Overcharging dealers cost drivers £300m a year in inflated commissions

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Regulator to step in to prevent ‘excessive’ car finance costs.

The financial regulator is considering changes to the rules surrounding car finance after it uncovered “serious concerns” about the way in which interest rates are calculated.

According to the Financial Conduct Authority (FCA), the widespread use of “commission models”, which allow the broker to set the interest rate and thus earn more commission, were “not controlled adequately” by lenders. This meant some car dealers were charging customers massively inflated interest charges to increase the size of their commission payout.

In total, the organisation says the practice could be costing UK motorists a total of £300 million a year.

Handshake of car buyer and salesman who is handing over the keys

The FCA also says it has concerns about the disclosure of commission and the way in which other pre-contractual disclosures and explanations are made. A mystery shop carried out by the organisation found that retailers’ disclosure of information was “not always complete or easy to understand”, and consumers might not always have the necessary information to make good financial decisions.

As a result, the FCA says it is “assessing the options” for intervention in the market, with new rules, limiting brokers’ discretion and even the banning of certain commission models all on the table.

Car loan application with pen and calculator

Jonathan Davidson, executive director of supervision for retail and authorisations at the FCA, said the widespread issues with the commission model were “unacceptable”.

‘We found that some motor dealers are overcharging unsuspecting customers over a thousand pounds in interest charges in order to obtain bigger commission payouts for themselves. We estimate this could be costing consumers £300 million annually. This is unacceptable and we will act to address harm caused by this business model.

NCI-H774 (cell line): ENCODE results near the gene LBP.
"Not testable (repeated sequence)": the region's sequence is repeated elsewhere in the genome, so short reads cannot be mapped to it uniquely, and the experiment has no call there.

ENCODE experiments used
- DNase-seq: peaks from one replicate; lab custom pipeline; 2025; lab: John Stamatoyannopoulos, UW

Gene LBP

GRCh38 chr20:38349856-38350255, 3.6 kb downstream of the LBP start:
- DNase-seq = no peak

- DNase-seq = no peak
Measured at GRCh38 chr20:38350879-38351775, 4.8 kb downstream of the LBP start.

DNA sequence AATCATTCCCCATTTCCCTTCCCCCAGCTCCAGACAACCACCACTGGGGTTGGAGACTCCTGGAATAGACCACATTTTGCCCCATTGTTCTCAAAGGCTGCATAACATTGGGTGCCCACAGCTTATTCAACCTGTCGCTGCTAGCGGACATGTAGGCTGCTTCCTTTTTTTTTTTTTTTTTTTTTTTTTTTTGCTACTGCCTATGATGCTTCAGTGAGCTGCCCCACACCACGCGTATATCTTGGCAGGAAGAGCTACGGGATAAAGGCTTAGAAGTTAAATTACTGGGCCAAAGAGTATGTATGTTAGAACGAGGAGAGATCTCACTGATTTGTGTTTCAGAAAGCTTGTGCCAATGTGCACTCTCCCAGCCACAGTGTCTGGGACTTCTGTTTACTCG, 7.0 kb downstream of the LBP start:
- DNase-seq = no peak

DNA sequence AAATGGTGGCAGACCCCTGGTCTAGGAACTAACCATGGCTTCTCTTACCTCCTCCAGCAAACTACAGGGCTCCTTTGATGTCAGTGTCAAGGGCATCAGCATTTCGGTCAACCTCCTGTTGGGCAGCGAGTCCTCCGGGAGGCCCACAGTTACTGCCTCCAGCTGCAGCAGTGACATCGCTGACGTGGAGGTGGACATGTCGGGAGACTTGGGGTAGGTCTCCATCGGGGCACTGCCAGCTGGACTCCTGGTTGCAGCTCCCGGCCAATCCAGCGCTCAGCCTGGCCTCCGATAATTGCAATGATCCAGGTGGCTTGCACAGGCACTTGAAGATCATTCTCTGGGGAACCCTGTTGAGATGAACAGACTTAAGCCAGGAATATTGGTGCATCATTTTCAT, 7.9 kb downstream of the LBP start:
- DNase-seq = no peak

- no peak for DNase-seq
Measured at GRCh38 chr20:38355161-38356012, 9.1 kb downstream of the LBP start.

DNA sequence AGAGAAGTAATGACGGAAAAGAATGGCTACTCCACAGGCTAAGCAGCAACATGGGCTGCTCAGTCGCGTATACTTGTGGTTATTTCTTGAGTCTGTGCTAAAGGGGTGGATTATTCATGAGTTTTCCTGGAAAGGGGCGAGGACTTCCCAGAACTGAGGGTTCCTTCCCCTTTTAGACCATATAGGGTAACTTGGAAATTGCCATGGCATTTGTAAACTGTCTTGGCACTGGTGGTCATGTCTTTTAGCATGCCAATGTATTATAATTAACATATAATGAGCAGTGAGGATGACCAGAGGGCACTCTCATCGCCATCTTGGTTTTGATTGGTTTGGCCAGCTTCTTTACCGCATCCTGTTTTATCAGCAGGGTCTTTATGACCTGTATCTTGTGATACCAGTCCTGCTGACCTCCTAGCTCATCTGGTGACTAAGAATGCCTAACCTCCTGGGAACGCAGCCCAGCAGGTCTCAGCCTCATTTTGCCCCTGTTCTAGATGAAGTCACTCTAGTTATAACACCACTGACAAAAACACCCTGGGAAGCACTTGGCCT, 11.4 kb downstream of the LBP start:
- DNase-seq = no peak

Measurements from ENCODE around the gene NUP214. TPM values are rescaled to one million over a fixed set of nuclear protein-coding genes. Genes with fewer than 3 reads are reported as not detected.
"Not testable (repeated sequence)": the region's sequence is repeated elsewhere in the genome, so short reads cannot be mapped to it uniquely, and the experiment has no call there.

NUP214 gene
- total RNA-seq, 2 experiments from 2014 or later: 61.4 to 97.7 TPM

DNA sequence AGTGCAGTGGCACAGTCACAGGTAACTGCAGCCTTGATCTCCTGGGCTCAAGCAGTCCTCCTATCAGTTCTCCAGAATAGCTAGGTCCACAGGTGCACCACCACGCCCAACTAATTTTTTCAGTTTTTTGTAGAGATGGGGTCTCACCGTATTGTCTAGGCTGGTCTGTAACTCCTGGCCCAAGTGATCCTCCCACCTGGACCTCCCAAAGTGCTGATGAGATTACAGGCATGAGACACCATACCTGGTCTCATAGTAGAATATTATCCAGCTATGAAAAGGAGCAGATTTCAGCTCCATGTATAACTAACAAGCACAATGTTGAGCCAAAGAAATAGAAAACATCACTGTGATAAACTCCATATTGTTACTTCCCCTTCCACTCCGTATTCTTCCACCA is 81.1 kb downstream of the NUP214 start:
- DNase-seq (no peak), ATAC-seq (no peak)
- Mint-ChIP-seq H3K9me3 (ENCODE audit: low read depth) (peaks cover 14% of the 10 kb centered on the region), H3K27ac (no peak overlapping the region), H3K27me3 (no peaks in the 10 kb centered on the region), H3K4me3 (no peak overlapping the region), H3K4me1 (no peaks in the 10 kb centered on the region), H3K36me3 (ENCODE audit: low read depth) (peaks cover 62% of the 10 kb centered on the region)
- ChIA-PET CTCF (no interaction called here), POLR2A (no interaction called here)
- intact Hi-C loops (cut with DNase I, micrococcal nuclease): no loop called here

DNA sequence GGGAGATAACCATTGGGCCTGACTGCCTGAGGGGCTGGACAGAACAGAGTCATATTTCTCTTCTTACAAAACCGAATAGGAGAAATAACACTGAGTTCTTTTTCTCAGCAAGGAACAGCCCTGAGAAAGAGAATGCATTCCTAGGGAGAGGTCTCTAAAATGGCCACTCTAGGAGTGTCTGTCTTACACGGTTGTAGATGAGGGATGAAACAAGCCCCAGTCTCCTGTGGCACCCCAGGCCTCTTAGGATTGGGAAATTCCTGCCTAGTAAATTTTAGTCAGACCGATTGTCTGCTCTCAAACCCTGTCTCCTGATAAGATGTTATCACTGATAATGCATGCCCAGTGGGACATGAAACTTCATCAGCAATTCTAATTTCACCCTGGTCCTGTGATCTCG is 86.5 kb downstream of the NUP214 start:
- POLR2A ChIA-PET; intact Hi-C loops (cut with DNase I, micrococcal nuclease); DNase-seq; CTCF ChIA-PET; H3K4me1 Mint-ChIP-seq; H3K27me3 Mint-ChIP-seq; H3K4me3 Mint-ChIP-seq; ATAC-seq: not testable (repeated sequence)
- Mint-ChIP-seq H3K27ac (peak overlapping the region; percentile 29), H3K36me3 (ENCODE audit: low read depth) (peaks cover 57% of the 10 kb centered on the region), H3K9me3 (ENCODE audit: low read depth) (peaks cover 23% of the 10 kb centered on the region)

‘We also have concerns that firms may be failing to meet their existing obligations in relation to pre-contract disclosure and explanations, and affordability assessments. This is simply not good enough and we expect firms to review their operations to address our concerns.’

Car salesman is handing keys to buyer couple in showroom

James Fairclough, the CEO of AA Cars, said it was important to understand that there was no problem with finance products, but the way in which they were presented to consumers needed to improve.

“The FCA report is in line with our own belief that the industry needs to do more to help customers really understand the choices open to them,” he said. “It is key that we simplify car finance for the general public and make it more transparent, so customers can make informed decisions.

“Importantly, what shouldn’t be inferred from this report is that there’s a fundamental issue with the finance products themselves – instead the issue is how they are sometimes presented to the public.

“The best thing consumers can do before seeking out car finance is arm themselves with as much information as possible.”

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